The drive toward more renewable energy crosses global boundaries and requires collaborative efforts between parties often separated by great distances. The National Renewable Energy Laboratory (NREL) in Golden, Colorado, is about 4,690 miles from London, but it has become a focal point for moving research beyond the United Kingdom.
NREL receives the majority of its funding from the U.S. Department of Energy, and its research facilities are open to partnerships with companies both foreign and domestic. Technological advancements can be put to the test, or developed further, through cooperative agreements reached with NREL.
The international nature of the laboratory is visible. Flags from the home country of every researcher hang from the rafters in one of the buildings on the 327-acre campus. And inside the many laboratories, research is under way that promises to bridge the gap between furthering renewable energy and its widespread adoption worldwide.
NREL, which in the past has worked with London-based BP, also counted the National Renewable Energy Centre (NaREC) among its UK collaborators. NaREC was formed with a similar mission to NREL’s and, soon after its creation in 2002, the UK organisation contacted its US counterpart for help and advice on setting up a testing facility for wind turbine blades. NREL had the only facility in the United States capable of performing testing of megawatt-size blades. A cooperative R&D agreement – called a CRADA – between NREL and NaREC was expanded to include supporting the Blyth, Northumberland-based company to establish a facility for testing the massive drivetrains required by wind turbines.
“We trained their staff and licensed them the technology to set up their fi rst blade test stand capable of testing 70-m blades”, said Walt Musial, principal engineer at NREL’s National Wind Technology Center. Musial, who leads the offshore wind energy research activities at NREL, is credited with the development of the NREL’s facilities to test wind turbine blades and drivetrains. “Their staff came here and they spent several months in our laboratories, learning our procedures and gaining operating experience. During the fi rst couple of years of the CRADA they were over here every other month. During their growing period when they were just learning, they were heavily dependent on NREL for the development of their facility. We had a very good relationship”.
NREL ended its research agreement with NaREC in 2014, the same year the UK company merged with Offshore Renewable Energy Catapult. Musial said the agreement “was dormant for a while. We were keeping it open for possible future collaboration”.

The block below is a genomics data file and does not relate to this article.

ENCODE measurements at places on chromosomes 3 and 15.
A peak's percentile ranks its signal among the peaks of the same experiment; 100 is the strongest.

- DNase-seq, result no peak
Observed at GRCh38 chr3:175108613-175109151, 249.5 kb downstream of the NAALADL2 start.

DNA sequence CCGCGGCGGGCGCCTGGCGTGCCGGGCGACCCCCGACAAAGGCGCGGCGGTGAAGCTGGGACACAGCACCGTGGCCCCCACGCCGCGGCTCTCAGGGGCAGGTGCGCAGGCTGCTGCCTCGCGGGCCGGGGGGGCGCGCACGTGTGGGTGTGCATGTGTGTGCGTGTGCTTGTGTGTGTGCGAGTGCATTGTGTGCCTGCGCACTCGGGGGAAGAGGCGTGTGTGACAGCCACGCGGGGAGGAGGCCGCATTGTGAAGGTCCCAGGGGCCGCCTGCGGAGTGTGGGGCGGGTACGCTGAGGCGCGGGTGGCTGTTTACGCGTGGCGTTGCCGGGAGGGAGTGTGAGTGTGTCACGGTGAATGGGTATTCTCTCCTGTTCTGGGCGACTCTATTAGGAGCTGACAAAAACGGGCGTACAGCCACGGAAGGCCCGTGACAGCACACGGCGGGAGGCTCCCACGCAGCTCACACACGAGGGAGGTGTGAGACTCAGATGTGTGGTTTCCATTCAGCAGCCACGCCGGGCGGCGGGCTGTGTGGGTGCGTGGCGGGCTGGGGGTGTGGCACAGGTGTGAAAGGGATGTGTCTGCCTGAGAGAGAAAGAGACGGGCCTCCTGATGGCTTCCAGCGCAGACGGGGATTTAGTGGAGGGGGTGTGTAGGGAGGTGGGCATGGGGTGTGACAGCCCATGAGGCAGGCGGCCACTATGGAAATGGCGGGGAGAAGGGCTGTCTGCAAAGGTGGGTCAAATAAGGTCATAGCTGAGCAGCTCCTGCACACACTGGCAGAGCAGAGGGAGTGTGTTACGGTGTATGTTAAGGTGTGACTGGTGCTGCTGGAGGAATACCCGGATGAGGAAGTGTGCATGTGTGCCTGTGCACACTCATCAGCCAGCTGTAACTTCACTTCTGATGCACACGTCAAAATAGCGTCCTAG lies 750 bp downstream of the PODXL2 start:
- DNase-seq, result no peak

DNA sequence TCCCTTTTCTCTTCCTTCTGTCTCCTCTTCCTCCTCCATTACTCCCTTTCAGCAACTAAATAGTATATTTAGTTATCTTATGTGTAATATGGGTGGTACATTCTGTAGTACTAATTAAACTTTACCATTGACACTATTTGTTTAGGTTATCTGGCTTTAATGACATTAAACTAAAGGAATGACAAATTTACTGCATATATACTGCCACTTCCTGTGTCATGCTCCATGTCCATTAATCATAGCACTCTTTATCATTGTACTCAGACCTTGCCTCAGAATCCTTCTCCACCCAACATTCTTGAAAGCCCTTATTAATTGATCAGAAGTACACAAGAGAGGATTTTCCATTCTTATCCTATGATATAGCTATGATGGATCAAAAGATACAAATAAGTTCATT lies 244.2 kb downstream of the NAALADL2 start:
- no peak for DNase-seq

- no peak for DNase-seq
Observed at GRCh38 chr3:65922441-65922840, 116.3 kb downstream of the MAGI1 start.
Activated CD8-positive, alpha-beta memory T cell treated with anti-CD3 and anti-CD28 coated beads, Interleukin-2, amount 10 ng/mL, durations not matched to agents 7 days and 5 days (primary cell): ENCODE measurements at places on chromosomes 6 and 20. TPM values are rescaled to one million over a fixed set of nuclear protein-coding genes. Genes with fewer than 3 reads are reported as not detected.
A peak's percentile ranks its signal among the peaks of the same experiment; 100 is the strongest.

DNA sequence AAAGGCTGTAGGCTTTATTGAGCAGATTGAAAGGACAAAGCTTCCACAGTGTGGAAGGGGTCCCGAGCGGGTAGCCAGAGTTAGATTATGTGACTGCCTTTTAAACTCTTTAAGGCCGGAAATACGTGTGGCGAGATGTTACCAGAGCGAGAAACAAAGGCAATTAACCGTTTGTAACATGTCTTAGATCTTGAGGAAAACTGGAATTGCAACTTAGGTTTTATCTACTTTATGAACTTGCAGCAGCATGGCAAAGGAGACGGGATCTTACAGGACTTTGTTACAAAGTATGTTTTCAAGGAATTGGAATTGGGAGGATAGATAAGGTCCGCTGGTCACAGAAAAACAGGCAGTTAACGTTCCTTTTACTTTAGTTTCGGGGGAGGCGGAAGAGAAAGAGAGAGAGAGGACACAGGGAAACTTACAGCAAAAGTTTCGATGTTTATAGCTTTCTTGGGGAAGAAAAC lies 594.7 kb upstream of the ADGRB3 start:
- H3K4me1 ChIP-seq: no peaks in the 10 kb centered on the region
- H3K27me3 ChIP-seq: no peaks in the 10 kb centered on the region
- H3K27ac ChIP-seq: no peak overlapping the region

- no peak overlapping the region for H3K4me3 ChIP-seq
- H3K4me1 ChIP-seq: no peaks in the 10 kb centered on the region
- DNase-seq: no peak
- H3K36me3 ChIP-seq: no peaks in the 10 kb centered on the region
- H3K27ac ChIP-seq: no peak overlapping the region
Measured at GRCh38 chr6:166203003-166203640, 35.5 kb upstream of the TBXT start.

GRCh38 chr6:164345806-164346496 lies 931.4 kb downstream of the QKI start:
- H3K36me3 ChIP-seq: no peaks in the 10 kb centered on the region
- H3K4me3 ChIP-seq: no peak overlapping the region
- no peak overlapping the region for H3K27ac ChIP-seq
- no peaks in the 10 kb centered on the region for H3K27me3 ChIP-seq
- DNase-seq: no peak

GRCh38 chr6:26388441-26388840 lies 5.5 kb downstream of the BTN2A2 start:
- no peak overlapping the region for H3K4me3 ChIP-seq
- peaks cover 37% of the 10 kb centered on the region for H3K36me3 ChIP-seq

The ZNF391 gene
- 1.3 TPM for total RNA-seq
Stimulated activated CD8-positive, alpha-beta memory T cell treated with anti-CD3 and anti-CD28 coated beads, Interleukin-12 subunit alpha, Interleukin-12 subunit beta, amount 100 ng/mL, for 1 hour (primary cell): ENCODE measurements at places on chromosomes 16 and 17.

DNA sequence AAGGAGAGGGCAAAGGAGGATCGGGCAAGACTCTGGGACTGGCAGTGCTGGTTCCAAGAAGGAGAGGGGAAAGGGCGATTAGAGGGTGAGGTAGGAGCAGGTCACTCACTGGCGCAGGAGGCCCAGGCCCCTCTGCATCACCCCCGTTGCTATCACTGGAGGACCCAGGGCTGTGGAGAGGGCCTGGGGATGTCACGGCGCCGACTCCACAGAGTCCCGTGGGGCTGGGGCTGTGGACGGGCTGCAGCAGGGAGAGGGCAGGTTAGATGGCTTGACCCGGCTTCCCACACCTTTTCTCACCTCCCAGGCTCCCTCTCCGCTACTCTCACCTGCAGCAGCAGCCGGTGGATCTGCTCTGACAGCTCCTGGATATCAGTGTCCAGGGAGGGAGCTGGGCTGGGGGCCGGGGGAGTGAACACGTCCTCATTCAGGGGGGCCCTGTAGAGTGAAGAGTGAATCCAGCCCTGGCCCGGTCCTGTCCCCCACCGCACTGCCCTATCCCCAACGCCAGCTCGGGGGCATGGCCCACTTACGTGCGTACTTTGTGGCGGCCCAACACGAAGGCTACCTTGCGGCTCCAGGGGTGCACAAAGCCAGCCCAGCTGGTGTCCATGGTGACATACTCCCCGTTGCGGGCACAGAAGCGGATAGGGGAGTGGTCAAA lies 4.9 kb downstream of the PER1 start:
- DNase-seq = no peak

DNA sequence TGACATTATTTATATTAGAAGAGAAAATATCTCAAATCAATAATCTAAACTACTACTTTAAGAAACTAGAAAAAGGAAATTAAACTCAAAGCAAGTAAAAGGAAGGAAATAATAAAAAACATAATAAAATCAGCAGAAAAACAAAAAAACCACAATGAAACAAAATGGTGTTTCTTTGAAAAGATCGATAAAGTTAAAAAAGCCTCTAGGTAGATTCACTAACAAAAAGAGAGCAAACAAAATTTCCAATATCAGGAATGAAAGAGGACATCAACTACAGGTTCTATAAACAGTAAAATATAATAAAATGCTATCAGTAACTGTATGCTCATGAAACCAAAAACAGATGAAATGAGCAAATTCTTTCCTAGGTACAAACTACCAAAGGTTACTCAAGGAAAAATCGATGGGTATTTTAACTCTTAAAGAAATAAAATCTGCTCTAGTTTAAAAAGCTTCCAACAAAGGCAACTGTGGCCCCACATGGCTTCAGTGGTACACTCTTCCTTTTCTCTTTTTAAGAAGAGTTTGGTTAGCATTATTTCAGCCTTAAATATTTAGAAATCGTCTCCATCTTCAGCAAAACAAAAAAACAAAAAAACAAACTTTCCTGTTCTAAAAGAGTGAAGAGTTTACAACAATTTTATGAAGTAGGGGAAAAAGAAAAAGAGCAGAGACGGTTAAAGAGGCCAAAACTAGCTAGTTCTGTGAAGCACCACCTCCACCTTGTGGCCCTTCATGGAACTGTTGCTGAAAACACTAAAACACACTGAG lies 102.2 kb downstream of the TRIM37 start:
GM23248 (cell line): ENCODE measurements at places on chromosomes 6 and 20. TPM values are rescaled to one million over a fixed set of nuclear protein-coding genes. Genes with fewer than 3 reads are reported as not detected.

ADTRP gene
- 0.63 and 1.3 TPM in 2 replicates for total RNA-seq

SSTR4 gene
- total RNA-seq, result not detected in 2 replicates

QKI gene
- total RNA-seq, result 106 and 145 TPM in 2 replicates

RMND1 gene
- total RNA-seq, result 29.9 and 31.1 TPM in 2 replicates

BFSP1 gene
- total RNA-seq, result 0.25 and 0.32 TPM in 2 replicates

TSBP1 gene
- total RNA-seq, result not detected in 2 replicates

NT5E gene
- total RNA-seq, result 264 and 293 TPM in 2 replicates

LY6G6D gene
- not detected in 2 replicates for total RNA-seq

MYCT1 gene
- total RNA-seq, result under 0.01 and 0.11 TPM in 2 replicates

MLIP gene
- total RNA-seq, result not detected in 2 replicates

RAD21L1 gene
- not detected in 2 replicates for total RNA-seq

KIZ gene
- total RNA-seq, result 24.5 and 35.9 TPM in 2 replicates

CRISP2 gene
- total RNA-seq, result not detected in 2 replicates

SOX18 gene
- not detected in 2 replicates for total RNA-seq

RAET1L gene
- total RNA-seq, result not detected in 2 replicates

Although natural gas accounts for the largest single percentage of what is used to generate electricity across the United Kingdom, at 30%, the reliance of renewable sources is growing, according to the UK’s Department of Energy & Climate Change. During the first quarter of 2015, the most recent period for which statistics are available, the share of electricity generated by renewables increased to 25% from 17% in the same period a year earlier. As the UK produces more renewable energy, the issue surfaces of how to plug that power into the country’s electrical grid. That question brought a Glasgow company called Smarter Grid Solutions to NREL for help.
Smarter Grid Solutions is testing its Active Network Management (ANM) software at NREL to quantify how much clean energy it can move onto the grid. The Scottish company was chosen to participate in NREL’s INTEGRATE project – an acronym that stands for Integrated Network Testbed for Energy Grid Research and Technology. NREL is managing the INTEGRATE project for the Department of Energy’s Office of Energy Efficiency and Renewable Energy.
Smarter Grid Solutions’s ANM software is already being used in the Orkney Islands, north of Scotland. About 21,000 people live on 20 of the 70 islands. Power on the islands is generated by a series of wind turbines, with the excess electricity exported to the mainland via two subsea cables. The company’s software carefully controls how much renewable energy is added to the mainland grid, eliminating the need to add another cable. If the software registers that wind turbines are producing more energy than can be used or exported, the turbines can be taken offline or have their output reduced.
“Our software can be thought of as a much more cost-effective alternative to building out additional capacity”, said Chad Abbey, vice president of power systems at Smarter Grid Solutions. “Rather than putting in additional transformers and or upgrading conductors, you have an IT and control approach to essentially make better use of the existing infrastructure to accommodate much higher levels of distributed generation and renewables. That capability is really what we’re trying to demonstrate as part of INTEGRATE”.
The test at NREL marked the first US deployment of Smarter Grid Solutions’s software.
“One of the overall goals of the INTEGRATE project is to increase the hosting capacity of the grid, allowing the grid to host more renewables without upgrading the infrastructure”, said Brian Hunter, user programme project leader at NREL’s Energy Systems Integration Facility (ESIF). Within ESIF, researchers can use computer simulations and a microgrid to test how renewable energy technology can be connected to the nation’s grid. That is important because a shift is occurring in how electricity is generated, moving from large utilities producing all the power to smaller energy producers adding electricity made from wind and solar power onto the grid.